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Prepare to be regulated

Approximately 2,500 Island County residents identified in a “windshield survey” will be among the first regulated by the county’s new critical areas land use rules once they are adopted by the commissioners.

After a summer and fall of emotional meetings pitting small farmers against proposed regulations, the critical areas ordinance is nearing completion.

The commissioners have scheduled only one hearing on the issue, and it’s set for 3 p.m., Monday, Jan. 23 at North Whidbey Middle School in Oak Harbor.

The commissioners had hoped to adopt the ordinance by the end of January, but that schedule was delayed when the Whidbey Environmental Action Network (WEAN) appealed the county’s determination that it won’t significantly impact the environment. The county’s hearings examiner has to rule on the appeal before the ordinance can be adopted, said Jeff Tate, assistant director of the Department of Planning and Community Development.

The ordinance will apply to landowners doing agricultural activities in the rural zone, which comprises about 60 percent of the land in Island County. The aim is to protect streams, wetlands and other sensitive areas, as required by the state Growth Management Act. Past efforts to do this by the county have been ruled insufficient by the courts and Growth Management Hearings Board.

To identify affected landowners, Tate said county personnel literally drove along county roads last summer, doing a “windshield survey” of agricultural activities.

“We drove down every road in the county and made notes on parcel maps,” Tate said. He said they came up with approximately 2,500 landowners “who we really suspect are conducting an agricultural activity.” One thing the survey counted was “animal units,” which is planning lingo for livestock. Each unit equals 1,000 pounds of livestock, ranging from a single cow to 10 alpacas.

Those people, and others the county is aware of or who step forward voluntarily, will receive mailings after the critical areas ordinance is adopted, explaining what they will have to do to comply with the law.

In a nutshell, people with a long history of farming in rural zones and who own land along streams or wetlands will have to come up with a plan. For those who started farming before 1998 when the county’s land use plan was adopted, and who have just a few head of livestock, a county-approved “standard farm plan” might suffice. Others will have to produce a more complex “custom plan.” The Whidbey Island Conservation District is ready to work with farmers to complete their plans.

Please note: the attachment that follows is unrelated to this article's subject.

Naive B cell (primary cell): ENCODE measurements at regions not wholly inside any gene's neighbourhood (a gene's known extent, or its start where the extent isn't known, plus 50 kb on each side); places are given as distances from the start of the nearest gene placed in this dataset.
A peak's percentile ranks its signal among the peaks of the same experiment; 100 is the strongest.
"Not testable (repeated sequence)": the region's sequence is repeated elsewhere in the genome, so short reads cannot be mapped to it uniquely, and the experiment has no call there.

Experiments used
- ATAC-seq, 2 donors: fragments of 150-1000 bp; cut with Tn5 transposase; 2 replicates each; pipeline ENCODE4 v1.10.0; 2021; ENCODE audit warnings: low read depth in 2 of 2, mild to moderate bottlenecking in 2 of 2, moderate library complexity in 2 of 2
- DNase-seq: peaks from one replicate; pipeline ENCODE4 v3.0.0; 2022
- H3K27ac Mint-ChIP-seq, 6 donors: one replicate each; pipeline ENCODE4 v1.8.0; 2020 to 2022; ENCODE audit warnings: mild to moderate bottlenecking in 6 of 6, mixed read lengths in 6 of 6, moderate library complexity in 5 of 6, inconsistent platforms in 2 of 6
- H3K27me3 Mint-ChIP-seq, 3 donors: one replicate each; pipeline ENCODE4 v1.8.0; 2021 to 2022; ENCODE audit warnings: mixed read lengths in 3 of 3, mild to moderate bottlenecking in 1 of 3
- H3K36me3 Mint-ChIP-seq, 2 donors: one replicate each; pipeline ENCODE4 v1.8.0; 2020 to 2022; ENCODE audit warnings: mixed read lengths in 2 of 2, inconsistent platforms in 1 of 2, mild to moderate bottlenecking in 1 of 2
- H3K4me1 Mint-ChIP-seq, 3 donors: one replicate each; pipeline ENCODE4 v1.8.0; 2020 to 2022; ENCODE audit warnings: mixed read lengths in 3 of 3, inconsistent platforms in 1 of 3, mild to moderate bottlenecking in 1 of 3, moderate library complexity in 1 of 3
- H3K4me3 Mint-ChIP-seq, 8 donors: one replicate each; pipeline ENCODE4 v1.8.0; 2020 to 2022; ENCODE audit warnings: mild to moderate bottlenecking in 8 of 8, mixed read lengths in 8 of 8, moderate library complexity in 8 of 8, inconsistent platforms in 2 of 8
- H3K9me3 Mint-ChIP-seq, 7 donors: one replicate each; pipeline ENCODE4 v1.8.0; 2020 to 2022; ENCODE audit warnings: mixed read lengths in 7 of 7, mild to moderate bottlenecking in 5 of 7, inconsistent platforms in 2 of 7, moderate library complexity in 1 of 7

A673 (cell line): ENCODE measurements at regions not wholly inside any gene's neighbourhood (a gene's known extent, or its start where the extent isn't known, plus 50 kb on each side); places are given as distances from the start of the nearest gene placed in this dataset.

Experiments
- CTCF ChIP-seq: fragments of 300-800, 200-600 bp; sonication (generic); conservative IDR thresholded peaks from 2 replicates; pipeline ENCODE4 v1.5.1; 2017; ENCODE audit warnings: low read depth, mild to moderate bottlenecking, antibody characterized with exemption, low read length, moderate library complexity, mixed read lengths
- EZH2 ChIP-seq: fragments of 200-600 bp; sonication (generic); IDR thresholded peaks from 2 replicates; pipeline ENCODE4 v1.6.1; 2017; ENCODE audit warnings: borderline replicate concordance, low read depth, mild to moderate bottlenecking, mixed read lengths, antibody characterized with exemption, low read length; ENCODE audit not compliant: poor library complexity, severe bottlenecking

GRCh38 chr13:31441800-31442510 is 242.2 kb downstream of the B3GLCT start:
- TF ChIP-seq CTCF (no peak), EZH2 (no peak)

One recent brouhaha involved WEAN’s access to individual farm plans, which has angered some farmers who think their plans should be private. Tate said this concern could keep some farmers from coming forward to comply with the new ordinance. WEAN’s action, he said, “will make it substantially harder to get people to comply.”

WEAN’s Steve Erickson said they are looking at farm plans to make sure the plans really protect the environment. In a written statement he explained, “”If the farm plans are actually implemented -- which is unknown -- do they provide this minimal protection for wetlands and streams, as required by state law . . . what, exactly, do these voluntary farm plans advise people to do? That’s what we’re now finding out.”

The commissioners will be considering an ordinance that is different in some ways from the one recommended by the Planning Commission. County staff made changes to satisfy WEAN and the Growth Board.

Erickson said this week that the end product is “a vast improvement” over what was recommended, primarily because setbacks are now required in wetland areas and that Best Management Practices must be followed.

However, WEAN still isn’t satisfied with the proposed protections. Erickson criticized buffers along salmon habitat areas as too narrow, and said mowing should not be allowed in wetland areas, among other concerns.

Once the commissioners adopt the critical areas ordinance, landowners will have up to 18 months to submit a management plan, Tate said, and up to two years after that to fully implement a standard plan, or three years for a custom plan.

Anyone who doesn’t do a plan would instead have to follow the more restrictive rules in the ordinance, such as providing a 100-foot setbacks next to critical areas in which animals could never roam and mowing could not take place.

Tate said county officials disagree with WEAN’s assertion that setbacks are not restrictive enough. “We think the setbacks are consistent, we feel good about what the numbers are,” he said.

Community Events, April 2014

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